Earth from Another Perspective


The Apollo missions started as a dream as old as humanity: landing on the Moon and returning safely to Earth. Astronauts went on these missions with a bunch of goals mainly linked to space science; no one expected there was a life-changing experience awaiting them in space. An experience that would urge them to change their perspective of life on Earth, and lead them to seek fulfilling astronomy and social goals as a carefully integrated whole.

Apollo 8 was the start, when its crew—James Lovell, William Anders, and Frank Borman—went where no human being had been before; they were not prepared for the striking vision of Earth glowing blue and green above a barren lunar surface. This experience was unique and made them see Earth from a different perspective; after the flight, William Anders said “I think we went to the Moon to explore the Moon, and what we did on Apollo 8 was we really explored the Earth”.

That is one small step for a man; one giant leap for mankind.”
Neil Armstrong

This exploration echoed deep inside, causing a mind shift called “Overview Effect”, which was experienced by many astronauts afterwards. This concept can be described as a cognitive shift in awareness caused by viewing the Earth from outer space and experiencing the reality of Earth in space. To see this tiny, fragile ball hanging in the void, shielded and nourished by a paper-thin atmosphere. That increased sensitivity to their place in the universe and acted as an interconnected euphoria with a striking tendency to focus on the unity of the planet and humankind.

This shift in awareness was described by Michael Collins (Apollo 11) as follows: “The thing that really surprised me was that Earth projected an air of fragility. And why? I do not know; I do not know to this day. I had a feeling it is tiny, it is shiny, it is beautiful, it is home, and it is fragile”. While Rusty Schweickart (Apollo 9) described it as a feeling that the whole universe was profoundly connected. “When you go around the Earth in an hour-and-a-half, you begin to recognize that your identity is with that whole thing. That makes a change… it comes through to you so powerfully that you are the sensing element for Man.”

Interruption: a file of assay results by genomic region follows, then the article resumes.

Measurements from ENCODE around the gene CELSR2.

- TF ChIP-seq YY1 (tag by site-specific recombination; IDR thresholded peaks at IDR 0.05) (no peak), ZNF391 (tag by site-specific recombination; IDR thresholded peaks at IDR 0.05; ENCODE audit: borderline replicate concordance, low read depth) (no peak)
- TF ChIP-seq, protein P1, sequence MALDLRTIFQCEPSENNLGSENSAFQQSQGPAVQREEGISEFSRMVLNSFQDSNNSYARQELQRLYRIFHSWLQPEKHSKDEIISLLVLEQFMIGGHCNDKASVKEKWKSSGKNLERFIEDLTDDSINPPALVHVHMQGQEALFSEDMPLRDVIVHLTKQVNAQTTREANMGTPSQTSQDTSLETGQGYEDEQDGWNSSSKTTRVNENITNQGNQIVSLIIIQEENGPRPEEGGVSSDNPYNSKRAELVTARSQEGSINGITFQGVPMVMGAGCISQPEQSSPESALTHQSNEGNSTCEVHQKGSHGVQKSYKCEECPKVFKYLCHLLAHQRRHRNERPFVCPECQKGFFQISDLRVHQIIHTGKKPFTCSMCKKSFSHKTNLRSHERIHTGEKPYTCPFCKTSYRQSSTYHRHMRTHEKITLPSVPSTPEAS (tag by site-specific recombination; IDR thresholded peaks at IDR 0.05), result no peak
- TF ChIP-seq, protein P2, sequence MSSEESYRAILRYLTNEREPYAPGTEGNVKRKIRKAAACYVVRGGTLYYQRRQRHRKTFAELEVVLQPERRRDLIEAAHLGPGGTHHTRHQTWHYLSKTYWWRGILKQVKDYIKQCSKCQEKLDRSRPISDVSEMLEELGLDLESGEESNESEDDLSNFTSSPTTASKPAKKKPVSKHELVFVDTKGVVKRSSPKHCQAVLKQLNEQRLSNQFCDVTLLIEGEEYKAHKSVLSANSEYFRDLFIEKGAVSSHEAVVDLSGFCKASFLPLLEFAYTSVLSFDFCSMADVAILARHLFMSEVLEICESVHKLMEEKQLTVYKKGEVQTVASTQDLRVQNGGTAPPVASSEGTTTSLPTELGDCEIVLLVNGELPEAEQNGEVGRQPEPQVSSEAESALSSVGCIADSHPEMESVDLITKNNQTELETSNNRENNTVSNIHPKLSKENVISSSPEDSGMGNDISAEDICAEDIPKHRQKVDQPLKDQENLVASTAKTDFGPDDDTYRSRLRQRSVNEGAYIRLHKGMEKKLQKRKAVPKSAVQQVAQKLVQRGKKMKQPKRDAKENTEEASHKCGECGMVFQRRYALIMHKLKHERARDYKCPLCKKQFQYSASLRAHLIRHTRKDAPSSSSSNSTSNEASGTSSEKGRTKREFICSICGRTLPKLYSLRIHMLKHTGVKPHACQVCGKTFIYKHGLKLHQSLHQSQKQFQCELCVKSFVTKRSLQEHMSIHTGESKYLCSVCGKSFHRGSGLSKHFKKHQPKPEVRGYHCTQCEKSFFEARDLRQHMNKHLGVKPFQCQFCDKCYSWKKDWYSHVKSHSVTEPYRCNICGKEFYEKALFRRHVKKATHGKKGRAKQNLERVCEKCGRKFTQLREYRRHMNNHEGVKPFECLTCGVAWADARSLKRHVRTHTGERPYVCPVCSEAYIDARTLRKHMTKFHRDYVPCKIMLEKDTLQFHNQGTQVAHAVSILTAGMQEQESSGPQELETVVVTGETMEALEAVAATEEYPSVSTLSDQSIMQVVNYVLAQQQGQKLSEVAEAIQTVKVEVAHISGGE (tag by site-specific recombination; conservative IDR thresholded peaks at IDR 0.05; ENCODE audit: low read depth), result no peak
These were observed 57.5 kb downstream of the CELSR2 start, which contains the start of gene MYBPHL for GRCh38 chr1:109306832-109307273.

Edgar Mitchell (Apollo 14) described it as a sensation that gave him a profound sense of connectedness, with a feeling of bliss and timelessness. He was overwhelmed by the experience as he became profoundly aware that each and every atom in the universe was connected in some way; all humans, animals, and systems were a part of the same thing, a synergistic whole. From their position in space, distant places on Earth appeared inseparably close, all borders that once rendered division vanished, and humanity appeared joined together.

Perhaps, forming such perspective about Earth was not that important for space science; however, astronauts on these missions were directly affected and impressed by the possibility of vanishing national boundaries and ending conflicts that divide people for political, economic, or any other reasons. It has inflamed their desire to speak out the possibility of bridging the gap between people for a better life with no poverty, hunger, diseases, etc.

We went up as technicians, and we came down as humanitarians.”
Edgar Mitchell

In short, this experience was a turning point and a catalyst for change in self-awareness and social experience for astronauts. The effect of this cognitive shift had not faded from their minds and it opened their eyes to possibilities for a better world by using the tools we already have to enhance our life.


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The original article was published in SCIplanet, Spring 2020 issue "Dualities of Life: The Earth and The Sky".

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SCIplanet is a bilingual edutainment science magazine published by the Bibliotheca Alexandrina Planetarium Science Center and developed by the Cultural Outreach Publications Unit ...
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